WordPress 5.0 Gutenberg Release – What It Means for Bloggers

Food Blogger Pro WordPress 5.0 Gutenberg

Hope you’re having a rockin’ Tuesday.

We wanted to send you a quick email because we got some news from WordPress HQ today: WordPress 5.0 (aka. the Gutenberg release) will be live this Thursday, December 6.

Because most of our members are using WordPress and because this is a sizable update, we wanted to answer some FAQs and give you some helpful resource links that will help you out with this transition:

What is Gutenberg?

Gutenberg is a new editor for WordPress. Its aim is to move WordPress toward a modern publishing experience that looks similar to what you’ll see on a live post as you’re building your content.

Why all the hubbub?

The Gutenberg update is the biggest change to WordPress in a long time. It’s also the most tested release ever, which means a lot of people have already been using it and voicing their opinions about it. That also means that it has been tested on a large number of websites already!

What can I expect when my website updates to 5.0?

When your website updates to 5.0, your existing content should look exactly the same. When you go to create a new post, or edit an existing post, you’ll be taken to the new editor.

That said, the update won’t happen automatically (unless you have automatic updates turned on – check with your host if you’re unsure). You can choose when to update to 5.0.

What happens when I edit an existing post? Will Gutenberg break it?

Nope! When you open an existing post in the Gutenberg editor, the content will be added to a “Classic Editor block” and will be exactly the same. You can make some edits to the content there. If you decide to convert the content to blocks, most everything will convert fine. Some unexpected things may happen, though, so it’s good to test this conversion with a post that isn’t super popular.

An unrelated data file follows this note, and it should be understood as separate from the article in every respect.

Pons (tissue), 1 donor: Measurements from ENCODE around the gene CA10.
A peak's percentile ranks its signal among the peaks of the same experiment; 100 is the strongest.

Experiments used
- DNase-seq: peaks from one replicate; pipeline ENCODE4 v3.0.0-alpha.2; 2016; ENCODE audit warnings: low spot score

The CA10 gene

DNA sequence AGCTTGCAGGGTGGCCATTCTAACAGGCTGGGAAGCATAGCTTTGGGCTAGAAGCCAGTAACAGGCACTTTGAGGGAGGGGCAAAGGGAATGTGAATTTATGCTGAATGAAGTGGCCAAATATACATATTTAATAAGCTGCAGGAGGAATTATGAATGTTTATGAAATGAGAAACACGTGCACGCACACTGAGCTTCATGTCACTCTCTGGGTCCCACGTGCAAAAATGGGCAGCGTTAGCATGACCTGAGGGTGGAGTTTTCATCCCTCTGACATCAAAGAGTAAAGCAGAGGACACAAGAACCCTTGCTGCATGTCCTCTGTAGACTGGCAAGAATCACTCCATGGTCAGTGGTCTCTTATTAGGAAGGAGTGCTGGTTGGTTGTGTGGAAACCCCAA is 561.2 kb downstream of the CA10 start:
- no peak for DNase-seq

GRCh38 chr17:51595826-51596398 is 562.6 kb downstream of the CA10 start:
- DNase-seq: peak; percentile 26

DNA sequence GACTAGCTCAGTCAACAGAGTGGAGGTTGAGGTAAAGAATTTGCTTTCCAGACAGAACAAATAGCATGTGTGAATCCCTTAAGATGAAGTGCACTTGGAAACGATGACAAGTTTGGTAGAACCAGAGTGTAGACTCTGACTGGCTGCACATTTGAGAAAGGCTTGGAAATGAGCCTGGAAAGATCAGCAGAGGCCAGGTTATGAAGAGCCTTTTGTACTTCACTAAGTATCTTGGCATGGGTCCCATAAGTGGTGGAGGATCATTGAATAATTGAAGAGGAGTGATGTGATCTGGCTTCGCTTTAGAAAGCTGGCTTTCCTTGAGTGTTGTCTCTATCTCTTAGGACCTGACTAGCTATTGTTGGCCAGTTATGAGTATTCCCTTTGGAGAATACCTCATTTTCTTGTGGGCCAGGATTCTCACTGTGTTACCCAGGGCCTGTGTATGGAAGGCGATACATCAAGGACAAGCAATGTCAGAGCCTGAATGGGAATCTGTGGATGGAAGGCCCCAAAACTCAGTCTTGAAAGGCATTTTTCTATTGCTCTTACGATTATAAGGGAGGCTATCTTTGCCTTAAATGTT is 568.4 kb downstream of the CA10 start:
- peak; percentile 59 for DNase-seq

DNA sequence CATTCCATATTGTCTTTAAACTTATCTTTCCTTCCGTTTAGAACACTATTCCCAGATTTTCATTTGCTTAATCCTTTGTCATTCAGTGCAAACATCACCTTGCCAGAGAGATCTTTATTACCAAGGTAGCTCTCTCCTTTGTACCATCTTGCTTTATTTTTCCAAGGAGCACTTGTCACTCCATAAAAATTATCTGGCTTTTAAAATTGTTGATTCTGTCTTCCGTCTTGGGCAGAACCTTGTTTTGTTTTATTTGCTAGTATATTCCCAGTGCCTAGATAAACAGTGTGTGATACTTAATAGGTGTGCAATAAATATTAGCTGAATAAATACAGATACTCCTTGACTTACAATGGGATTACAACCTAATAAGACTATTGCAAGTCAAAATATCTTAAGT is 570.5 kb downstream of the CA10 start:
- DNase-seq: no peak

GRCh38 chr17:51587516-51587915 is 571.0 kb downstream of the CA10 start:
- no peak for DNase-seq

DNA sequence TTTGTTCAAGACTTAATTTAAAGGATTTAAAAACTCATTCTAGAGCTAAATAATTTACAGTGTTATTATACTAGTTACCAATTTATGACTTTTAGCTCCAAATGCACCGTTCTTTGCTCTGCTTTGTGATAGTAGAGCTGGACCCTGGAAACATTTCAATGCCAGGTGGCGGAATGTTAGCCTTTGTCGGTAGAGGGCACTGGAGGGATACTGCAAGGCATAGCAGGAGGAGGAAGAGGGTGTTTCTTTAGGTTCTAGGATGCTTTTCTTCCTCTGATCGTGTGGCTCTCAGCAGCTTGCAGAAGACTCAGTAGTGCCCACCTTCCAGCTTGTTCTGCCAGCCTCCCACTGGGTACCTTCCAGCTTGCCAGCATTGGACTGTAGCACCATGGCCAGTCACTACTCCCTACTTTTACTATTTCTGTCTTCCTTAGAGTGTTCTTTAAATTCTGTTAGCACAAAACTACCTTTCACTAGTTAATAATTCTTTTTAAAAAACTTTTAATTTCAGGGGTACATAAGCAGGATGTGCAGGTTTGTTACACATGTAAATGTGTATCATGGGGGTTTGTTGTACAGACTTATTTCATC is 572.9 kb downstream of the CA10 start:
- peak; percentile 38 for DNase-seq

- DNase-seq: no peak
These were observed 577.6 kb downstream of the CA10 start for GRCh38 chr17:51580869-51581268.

What is likely to go wrong with Gutenberg?

From the front-end, Gutenberg will likely have no impact. In the admin side, you may notice that when building new posts with Gutenberg, some features you depended on before are no longer available. This is likely due to plugin or theme developers not building integrations for the new editor. You can read more about this in the blog post about preparing your blog for Gutenberg.

Should I use the Classic Editor plugin to disable Gutenberg?

We don’t recommend using it to disable Gutenberg entirely. Instead, use the Classic Editor plugin to make the Classic Editor available, but keep Gutenberg active on your site. The Classic Editor plugin is a good thing to have just in case you need to use the Classic Editor for anything, but you should start using the Gutenberg editor as soon as you are comfortable. New plugin, theme, and core development will mostly be focusing on Gutenberg.

Anything else I can do to be prepared?

Set up VaultPress or some sort of other backup solution. If something goes awry with the update (which is unlikely), VaultPress makes it easy to restore your site. Set aside a couple hours to update to WordPress 5.0 and test out the new editor. If you find that you can’t do some things you need to do in the Gutenberg editor, install the Classic Editor plugin and use the Classic Editor until you find another solution for the missing feature.

Where can I find more information about Gutenberg?

Glad you asked. 🙂

I have another question about Gutenberg!

Great! If you’re a Food Blogger Pro member, we encourage you to take them to the forum, and our team and other members would be happy to help ya out!

That’s all from us today! We’re excited for this new age of WordPress, and we’re here to help you through it. 🙂

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